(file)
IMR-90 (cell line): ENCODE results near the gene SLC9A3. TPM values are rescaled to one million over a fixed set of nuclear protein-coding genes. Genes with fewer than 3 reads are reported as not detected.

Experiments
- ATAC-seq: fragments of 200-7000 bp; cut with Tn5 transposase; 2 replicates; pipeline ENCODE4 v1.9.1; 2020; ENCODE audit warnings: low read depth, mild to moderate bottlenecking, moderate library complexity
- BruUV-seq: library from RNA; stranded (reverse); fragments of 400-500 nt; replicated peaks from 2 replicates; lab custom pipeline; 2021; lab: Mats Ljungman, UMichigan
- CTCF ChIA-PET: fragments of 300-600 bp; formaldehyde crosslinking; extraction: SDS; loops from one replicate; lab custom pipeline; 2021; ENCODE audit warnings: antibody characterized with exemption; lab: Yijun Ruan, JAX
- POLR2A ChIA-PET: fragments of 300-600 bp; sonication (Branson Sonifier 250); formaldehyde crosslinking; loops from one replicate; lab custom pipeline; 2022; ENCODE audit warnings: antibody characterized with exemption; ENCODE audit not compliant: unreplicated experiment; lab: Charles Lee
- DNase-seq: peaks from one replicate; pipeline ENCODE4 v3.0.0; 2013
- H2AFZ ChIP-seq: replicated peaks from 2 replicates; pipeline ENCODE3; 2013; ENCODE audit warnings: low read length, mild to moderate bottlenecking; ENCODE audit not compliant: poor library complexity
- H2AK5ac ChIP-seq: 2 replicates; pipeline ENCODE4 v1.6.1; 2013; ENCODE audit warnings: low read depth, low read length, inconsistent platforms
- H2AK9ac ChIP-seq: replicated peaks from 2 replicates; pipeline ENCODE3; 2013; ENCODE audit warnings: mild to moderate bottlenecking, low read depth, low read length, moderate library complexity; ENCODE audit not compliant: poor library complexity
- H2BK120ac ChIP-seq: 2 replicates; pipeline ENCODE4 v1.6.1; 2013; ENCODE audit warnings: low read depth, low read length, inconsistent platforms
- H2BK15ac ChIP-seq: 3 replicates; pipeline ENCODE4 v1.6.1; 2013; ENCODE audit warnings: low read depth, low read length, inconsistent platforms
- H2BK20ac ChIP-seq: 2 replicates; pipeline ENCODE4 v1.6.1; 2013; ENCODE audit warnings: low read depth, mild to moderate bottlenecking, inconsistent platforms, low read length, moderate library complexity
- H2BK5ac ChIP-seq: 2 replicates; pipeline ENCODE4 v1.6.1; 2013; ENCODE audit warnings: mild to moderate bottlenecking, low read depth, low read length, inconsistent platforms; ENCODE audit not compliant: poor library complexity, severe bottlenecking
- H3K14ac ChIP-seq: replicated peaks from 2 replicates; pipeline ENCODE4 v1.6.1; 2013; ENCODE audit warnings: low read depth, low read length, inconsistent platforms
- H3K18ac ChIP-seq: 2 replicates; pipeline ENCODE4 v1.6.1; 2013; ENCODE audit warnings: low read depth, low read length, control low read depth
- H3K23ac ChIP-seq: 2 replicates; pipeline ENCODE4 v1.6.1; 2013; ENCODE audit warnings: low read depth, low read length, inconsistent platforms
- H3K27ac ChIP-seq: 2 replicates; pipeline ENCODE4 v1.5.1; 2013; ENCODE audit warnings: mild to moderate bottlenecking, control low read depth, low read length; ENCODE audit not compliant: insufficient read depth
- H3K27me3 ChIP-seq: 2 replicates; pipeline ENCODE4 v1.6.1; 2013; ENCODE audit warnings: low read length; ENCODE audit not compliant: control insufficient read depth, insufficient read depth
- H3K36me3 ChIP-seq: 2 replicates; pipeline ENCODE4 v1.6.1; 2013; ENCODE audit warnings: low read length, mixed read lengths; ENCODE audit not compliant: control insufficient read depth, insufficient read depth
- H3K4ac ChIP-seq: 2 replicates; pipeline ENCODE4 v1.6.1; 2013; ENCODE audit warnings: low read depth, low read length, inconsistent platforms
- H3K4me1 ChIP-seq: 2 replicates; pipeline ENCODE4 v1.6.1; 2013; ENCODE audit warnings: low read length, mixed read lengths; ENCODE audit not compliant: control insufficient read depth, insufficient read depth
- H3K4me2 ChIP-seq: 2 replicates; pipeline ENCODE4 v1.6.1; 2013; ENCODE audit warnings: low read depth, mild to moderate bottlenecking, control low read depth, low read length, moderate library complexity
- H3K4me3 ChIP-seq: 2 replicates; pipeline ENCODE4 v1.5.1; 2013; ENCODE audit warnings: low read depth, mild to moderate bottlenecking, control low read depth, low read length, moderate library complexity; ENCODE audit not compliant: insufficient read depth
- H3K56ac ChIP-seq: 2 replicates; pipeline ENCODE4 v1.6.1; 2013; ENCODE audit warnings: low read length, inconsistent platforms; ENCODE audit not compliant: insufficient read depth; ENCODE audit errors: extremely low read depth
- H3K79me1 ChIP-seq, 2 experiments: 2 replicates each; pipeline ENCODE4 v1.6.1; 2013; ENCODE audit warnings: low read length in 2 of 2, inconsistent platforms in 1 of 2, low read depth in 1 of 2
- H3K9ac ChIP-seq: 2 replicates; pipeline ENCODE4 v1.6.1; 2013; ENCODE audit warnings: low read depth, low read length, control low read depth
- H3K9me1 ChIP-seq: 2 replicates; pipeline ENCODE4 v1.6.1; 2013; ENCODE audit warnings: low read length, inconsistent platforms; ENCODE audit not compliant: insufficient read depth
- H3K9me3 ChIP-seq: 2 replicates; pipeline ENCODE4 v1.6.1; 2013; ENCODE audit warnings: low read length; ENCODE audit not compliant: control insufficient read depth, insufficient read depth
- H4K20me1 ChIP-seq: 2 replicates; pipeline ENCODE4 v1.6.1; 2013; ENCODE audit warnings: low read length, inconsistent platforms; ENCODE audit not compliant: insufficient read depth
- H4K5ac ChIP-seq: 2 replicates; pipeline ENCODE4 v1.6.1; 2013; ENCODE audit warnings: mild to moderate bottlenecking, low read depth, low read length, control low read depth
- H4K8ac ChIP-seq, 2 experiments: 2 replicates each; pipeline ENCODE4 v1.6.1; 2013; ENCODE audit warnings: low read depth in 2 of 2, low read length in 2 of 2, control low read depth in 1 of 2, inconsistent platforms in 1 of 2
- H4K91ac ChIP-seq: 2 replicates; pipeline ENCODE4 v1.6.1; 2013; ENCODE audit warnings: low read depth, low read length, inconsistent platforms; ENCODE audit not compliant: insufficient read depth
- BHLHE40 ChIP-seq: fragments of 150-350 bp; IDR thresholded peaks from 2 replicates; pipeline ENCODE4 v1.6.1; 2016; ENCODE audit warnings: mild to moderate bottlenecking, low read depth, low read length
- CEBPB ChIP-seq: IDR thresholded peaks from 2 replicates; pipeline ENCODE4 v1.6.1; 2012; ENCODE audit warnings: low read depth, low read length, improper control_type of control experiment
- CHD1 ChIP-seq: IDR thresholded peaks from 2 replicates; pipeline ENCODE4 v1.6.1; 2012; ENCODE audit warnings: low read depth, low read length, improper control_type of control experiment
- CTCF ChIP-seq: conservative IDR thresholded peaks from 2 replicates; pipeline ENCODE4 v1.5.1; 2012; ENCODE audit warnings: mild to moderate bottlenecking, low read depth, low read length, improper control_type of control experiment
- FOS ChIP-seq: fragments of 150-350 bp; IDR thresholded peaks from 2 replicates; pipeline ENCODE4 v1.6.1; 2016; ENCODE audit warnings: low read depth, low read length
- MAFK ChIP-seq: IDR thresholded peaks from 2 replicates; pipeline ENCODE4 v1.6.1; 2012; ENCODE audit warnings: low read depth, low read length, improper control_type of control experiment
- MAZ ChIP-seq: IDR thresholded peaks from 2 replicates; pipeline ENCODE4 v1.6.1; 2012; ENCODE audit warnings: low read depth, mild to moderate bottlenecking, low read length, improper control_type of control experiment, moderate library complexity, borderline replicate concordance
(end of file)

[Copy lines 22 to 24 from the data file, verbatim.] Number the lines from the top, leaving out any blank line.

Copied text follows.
- H3K4me1 ChIP-seq: 2 replicates; pipeline ENCODE4 v1.6.1; 2013; ENCODE audit warnings: low read length, mixed read lengths; ENCODE audit not compliant: control insufficient read depth, insufficient read depth
- H3K4me2 ChIP-seq: 2 replicates; pipeline ENCODE4 v1.6.1; 2013; ENCODE audit warnings: low read depth, mild to moderate bottlenecking, control low read depth, low read length, moderate library complexity
- H3K4me3 ChIP-seq: 2 replicates; pipeline ENCODE4 v1.5.1; 2013; ENCODE audit warnings: low read depth, mild to moderate bottlenecking, control low read depth, low read length, moderate library complexity; ENCODE audit not compliant: insufficient read depth